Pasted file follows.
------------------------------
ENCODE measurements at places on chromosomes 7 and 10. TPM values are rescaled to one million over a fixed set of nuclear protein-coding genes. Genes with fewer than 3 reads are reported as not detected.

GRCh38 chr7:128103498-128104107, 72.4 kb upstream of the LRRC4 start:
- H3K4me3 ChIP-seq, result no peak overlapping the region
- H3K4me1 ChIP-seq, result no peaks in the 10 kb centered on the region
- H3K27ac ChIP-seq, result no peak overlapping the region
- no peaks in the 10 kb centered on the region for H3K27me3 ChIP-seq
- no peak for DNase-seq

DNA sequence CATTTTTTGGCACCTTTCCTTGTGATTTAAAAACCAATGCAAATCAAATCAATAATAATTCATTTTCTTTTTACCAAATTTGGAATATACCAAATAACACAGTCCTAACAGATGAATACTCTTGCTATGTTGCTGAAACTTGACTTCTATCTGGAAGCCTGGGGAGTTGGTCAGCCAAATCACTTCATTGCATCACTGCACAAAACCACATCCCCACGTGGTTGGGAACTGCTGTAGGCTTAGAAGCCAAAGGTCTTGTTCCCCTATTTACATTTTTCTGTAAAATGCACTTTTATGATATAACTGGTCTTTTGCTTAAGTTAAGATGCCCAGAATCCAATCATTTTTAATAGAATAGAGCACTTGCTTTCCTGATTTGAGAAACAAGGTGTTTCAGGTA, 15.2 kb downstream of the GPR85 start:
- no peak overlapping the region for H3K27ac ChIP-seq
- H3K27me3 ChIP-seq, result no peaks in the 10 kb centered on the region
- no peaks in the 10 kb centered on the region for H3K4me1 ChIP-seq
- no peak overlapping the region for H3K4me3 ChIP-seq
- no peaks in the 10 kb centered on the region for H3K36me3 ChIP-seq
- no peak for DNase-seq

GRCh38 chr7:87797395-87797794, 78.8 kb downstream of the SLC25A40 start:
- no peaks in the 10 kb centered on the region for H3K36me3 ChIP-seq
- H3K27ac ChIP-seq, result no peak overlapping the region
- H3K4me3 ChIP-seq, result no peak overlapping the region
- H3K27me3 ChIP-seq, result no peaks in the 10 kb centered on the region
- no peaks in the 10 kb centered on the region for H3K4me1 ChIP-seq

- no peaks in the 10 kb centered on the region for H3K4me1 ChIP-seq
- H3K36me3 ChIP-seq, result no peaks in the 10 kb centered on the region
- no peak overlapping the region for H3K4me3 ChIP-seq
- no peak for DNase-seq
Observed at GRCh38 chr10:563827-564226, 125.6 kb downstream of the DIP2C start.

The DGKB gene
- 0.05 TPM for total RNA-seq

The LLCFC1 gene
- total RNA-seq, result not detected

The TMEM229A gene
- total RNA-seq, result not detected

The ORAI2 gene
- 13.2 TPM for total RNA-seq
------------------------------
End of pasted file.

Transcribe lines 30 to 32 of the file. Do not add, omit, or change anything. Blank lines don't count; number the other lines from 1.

The TMEM229A gene
- total RNA-seq, result not detected

The ORAI2 gene